By Andrea Vremis, Dechen D. Piya & Lauren Ng
International Day of Zero Tolerance of Female Genital Mutilation
February 6th marks the International Day of Zero Tolerance for Female Genital Mutilation, which was selected by the UN General Assembly in 2012 in order ‘to amplify and direct the efforts on the elimination of the practice’.
Female Genital Mutilation or Cutting (FGM/FGC) is a practice through which the female genitalia is altered or injured for non-medical purposes, and is considered a form of gender-based violence as well as ‘internationally recognized as a human-rights violation’ deeply rooted in gender inequality and discrimination. The practice can also result in both short- and long-term health issues, including chronic pain, infections, increased risk of HIV transmission, anxiety and depression, birth complications, infertility, and in the worst cases, death. Thus, FGM has lifelong implications for women and girls subjected to it.
According to UNFPA, globally, it is projected that around 200 million girls and women alive today have endured some form of FGM. Although the practice is decreasing in many of the countries where it is prevalent, a high rate of population growth in these countries will lead to an increase in the number of girls and women who undergo FGM if the practice continues ‘at current levels’. Furthermore, UNFPA with UNICEF leads the Joint Programme on FGM, estimates that approximately 68 million girls are at risk of being mutilated by 2030.
FGM violates various human rights both under international as well as national law, including women’s and girls’ rights to equality, life, security of person, dignity, and freedom from discrimination and torture, cruel, inhuman or degrading treatment or punishment. Furthermore, many treaty monitoring bodies such as CEDAW, CRC, ICCPR, ICESCR and CAT have recognized FGM as a human rights violation ‘in breach of those treaties’ and it is banned by the Maputo Protocol to the African Charter on Human and People’s Rights. All 193 member states of the UN have committed to eliminating all harmful practices, including female genital mutilation by 2030 within Goal 5 of the Sustainable Development Goals under Agenda 2030. But, the practice still persists.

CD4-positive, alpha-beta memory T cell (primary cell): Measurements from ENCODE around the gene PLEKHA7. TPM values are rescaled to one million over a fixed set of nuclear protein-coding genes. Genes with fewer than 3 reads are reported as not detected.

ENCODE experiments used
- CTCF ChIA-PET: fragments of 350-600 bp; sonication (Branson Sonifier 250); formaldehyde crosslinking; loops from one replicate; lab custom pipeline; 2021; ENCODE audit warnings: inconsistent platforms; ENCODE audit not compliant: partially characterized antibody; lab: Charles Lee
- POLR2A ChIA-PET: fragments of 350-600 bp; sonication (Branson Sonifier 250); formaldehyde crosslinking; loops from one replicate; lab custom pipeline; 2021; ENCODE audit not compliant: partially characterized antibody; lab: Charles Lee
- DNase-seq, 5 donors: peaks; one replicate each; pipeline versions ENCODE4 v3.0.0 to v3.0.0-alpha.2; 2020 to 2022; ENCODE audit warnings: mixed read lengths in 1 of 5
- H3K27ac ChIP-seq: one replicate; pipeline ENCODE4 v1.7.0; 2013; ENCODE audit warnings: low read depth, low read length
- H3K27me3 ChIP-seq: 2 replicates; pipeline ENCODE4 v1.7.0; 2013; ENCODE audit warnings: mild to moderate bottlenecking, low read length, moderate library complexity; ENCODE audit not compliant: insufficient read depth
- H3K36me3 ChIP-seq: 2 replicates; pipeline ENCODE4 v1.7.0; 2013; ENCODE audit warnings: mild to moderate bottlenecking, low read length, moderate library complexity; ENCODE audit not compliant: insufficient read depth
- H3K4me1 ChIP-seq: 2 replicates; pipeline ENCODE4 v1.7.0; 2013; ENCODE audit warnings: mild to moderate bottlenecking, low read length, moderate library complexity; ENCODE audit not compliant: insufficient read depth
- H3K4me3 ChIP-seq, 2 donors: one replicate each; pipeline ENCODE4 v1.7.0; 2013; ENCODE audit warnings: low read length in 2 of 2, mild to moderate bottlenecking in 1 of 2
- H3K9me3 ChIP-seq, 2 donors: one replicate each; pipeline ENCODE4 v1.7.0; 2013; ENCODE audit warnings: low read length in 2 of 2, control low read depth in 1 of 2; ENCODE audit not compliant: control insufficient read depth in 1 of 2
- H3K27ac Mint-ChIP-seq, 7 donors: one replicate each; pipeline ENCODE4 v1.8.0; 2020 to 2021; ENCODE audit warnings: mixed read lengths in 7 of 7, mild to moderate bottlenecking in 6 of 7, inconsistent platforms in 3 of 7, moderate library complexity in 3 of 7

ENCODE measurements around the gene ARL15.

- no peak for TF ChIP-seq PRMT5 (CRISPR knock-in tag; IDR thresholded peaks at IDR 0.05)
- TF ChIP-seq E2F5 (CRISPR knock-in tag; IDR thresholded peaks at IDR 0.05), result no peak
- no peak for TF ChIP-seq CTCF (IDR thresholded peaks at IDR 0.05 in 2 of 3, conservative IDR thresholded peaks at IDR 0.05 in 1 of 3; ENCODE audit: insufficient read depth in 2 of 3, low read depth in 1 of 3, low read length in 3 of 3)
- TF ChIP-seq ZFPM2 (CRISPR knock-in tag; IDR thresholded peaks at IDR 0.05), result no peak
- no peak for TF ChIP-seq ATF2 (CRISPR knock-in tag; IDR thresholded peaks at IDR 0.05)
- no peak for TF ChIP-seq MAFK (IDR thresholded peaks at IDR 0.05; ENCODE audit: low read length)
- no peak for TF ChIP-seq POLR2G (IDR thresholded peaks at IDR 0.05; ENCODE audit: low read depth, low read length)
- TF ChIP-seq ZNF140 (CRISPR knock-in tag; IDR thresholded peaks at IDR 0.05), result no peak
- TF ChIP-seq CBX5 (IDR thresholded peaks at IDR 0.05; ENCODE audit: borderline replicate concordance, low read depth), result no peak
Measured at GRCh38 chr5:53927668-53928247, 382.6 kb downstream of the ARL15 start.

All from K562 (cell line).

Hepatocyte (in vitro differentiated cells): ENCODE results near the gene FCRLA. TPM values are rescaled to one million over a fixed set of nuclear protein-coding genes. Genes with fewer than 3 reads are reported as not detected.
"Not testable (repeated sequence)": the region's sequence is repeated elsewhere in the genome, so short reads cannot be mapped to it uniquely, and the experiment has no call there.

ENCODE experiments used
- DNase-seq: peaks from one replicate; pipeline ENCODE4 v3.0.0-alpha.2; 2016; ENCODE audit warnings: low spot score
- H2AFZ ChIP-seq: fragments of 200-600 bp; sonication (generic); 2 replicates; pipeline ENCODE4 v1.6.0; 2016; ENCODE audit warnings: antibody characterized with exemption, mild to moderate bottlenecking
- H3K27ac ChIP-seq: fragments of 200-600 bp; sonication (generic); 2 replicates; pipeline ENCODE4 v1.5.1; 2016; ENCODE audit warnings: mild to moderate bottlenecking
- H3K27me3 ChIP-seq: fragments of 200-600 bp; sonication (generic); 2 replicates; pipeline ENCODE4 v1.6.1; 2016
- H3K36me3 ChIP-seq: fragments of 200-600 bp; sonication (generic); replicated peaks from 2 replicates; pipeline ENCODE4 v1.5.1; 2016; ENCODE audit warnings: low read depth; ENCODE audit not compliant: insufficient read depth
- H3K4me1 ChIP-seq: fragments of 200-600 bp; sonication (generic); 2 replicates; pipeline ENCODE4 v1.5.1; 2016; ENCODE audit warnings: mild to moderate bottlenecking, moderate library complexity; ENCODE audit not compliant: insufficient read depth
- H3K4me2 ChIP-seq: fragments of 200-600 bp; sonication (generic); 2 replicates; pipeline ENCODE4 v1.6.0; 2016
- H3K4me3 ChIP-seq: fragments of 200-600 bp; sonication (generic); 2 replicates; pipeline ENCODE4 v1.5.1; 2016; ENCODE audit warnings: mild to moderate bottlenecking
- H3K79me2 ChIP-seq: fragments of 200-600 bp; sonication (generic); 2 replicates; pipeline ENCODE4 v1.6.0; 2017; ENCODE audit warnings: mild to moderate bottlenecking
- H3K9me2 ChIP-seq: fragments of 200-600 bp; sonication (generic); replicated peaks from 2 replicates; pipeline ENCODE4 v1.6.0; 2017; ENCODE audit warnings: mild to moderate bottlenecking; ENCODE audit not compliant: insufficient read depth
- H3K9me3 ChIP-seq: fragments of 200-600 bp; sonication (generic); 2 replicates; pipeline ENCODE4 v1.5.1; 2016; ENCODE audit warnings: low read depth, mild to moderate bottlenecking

FGM is performed for several cultural, religious and social reasons within families and communities, varying from context to context, but generally rooted in a desire to control women’s sexual and bodily autonomy. It is associated with cultural ideas of femininity and modesty and beliefs of what is considered ‘proper sexual behavior’ linked to pre-marital virginity and marital fidelity, as it reduces woman’s sexual pleasure. Thus, it is often seen as a rite of passage into womanhood, and in many cases can be a precursor to child marriage. According to Equality Now, an NGO which advocates for ending FGM worldwide, ‘celebrating cultural values and heritage is important’, however girls should be able to do so and learn about the cultural and community values ‘without the violence and lifelong physical and mental effects of FGM or forced marriage’.
This International Day of Zero Tolerance of Female Genital Mutilation, as the UN enters its Decade of Action to deliver the Sustainable Development Goals, the UN and its agencies, UNFPA, UN Women, UNICEF and WHO called for the end of this harmful practice. ‘Together, we can eliminate female genital mutilation by 2030. Doing so will have a positive ripple effect on the health, education, and economic advancement of girls and women’ said UN Secretary-General António Guterres in a video message to mark the occasion.
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